The statistics are stark and troubling – whether it be life expectancy (black males born today will live five less years than their white counterpart), education (black students are still three times more likely to be expelled or suspended than white students, or mass incarceration – being black in America is still a massive disadvantage.  And, while the truth of this reality is right in front of our noses, many of us from communities of privilege cannot hear the story being told, or if we’ve heard it, we haven’t believed that our privilege or our nations past and present sins of racism are somehow in part to blame for this inequality.

The reality for African Americans is in stark contrast to the assumptions white Americans make about the progress we’ve made on issues of race and inequality in this country.  And, so the anger continues to simmer.

One might wonder too, what are we to do as Christians? Is there a hopeful and faithful response?

In the gospel appointed for this first Sunday in Advent, the message is quite clear – “Keep Awake!” – pay attention, watch, listen.  God is coming and will come and even now, there are signs that he is in the midst of you.  And, we know this – God comes to us in humility and great vulnerability and always among, and in solidarity with, the victims of injustice, and to the oppressed.  God, in Christ, comes, as we learned last Sunday, in the form of the least of these.  So we must watch and listen for his voice.    That might mean changing the channel or changing our context – seeking out voices from black America, reading things like The Root or Colorlines.  As one of my colleagues reminded me this week,  “Always listen” and ask ourselves “How can we amplify the voices that are speaking (not just talk about what we think…). This movement doesn’t belong to us, but we can help lift it up.”  Note: The above quote comes from a blog by Emily Scott, pastor at St. Lydia’s Table, a dinner church in Brooklyn, NY.

So too, we can get involved in justice work within communities where inequality and racism still define and shape life.  Volunteer.  Vote your conscience.  Get educated about these issues and their complexities.  Keep Awake!  More than anything, we can pray with fervor, as though our prayers matter and make a difference. Pray that our lives may be transformed by the stories and lives of those you meet, those who are serving in the black community, and those who have lived through the lingering presence of racism in this country.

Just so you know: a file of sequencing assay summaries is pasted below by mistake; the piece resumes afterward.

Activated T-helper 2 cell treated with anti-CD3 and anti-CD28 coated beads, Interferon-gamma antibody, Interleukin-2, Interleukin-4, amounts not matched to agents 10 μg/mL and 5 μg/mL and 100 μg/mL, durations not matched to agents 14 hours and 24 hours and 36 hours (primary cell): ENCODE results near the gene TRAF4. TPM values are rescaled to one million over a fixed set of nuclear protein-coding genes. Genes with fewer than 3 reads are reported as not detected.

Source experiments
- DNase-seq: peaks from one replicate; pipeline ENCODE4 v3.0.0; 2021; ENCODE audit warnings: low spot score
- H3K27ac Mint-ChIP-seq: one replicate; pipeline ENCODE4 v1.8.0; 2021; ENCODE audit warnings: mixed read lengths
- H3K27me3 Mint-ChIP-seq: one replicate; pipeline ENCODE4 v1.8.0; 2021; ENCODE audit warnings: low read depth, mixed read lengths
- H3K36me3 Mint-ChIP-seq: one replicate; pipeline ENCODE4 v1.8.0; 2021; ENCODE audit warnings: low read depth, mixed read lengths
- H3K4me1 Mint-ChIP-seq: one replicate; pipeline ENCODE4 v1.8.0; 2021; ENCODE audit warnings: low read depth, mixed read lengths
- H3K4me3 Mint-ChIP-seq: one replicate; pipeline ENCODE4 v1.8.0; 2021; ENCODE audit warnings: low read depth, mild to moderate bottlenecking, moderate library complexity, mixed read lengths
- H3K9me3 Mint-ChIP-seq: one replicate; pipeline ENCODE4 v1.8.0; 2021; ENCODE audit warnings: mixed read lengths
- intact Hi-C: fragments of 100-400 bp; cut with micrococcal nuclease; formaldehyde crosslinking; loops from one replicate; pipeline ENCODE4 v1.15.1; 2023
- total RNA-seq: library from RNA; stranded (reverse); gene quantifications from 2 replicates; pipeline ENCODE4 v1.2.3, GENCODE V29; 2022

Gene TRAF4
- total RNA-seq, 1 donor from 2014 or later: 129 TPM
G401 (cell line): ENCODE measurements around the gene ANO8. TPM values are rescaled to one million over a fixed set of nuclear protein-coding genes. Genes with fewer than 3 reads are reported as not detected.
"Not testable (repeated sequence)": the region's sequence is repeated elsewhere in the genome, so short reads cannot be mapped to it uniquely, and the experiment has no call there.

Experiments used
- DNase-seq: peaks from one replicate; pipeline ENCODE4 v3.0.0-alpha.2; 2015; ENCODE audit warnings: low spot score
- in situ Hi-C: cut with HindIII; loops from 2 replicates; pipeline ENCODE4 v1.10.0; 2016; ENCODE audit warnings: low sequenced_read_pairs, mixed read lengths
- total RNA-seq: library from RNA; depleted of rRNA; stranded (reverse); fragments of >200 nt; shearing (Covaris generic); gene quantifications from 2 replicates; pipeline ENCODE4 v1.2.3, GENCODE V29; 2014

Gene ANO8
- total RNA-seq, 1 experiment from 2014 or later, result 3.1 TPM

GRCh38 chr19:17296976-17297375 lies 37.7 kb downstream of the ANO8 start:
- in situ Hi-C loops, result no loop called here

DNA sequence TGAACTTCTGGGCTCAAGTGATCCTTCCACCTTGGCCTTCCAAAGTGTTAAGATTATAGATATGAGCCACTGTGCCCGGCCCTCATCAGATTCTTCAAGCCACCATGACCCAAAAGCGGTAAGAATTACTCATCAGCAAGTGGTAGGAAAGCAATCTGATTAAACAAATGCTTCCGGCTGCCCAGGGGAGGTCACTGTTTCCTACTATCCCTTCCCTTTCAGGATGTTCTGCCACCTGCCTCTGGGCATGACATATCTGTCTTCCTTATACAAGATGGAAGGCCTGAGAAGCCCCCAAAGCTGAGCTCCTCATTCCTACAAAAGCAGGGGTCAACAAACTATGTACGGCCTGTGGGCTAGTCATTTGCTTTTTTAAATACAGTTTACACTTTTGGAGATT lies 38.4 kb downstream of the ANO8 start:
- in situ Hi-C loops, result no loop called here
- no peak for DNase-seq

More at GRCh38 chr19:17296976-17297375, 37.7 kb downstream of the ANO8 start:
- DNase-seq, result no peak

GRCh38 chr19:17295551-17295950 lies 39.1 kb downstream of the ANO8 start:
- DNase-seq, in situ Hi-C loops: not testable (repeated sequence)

Before his death Dr. King spoke to the growing unrest, to the outbreaks of violence in certain corners of the country, and even some rioting preceding his assassination.

He said “it is not enough for me to stand before you … and condemn riots. It would be morally irresponsible for me to do that without, at the same time, condemning the contingent, intolerable conditions that exist in our society. These conditions are the things that cause individuals to feel that they have no other alternative than to engage in violent rebellions to get attention. And I must say … that a riot is the language of the unheard. And what is it America has failed to hear? It has failed to hear that the plight of the negro poor has worsened …It has failed to hear that the promises of freedom and justice have not been met. And it has failed to hear that large segments of white society are more concerned about tranquility and the status quo than about justice and humanity.”

For those of us who wait in this season for the Prince of Peace, Emmanuel, God with us, we must be willing to wait with eyes that look for him among the poor, and with ears that listen for him among those who have been ignored for too long.  For he is coming – even now the water is beginning to boil and he is in our midst.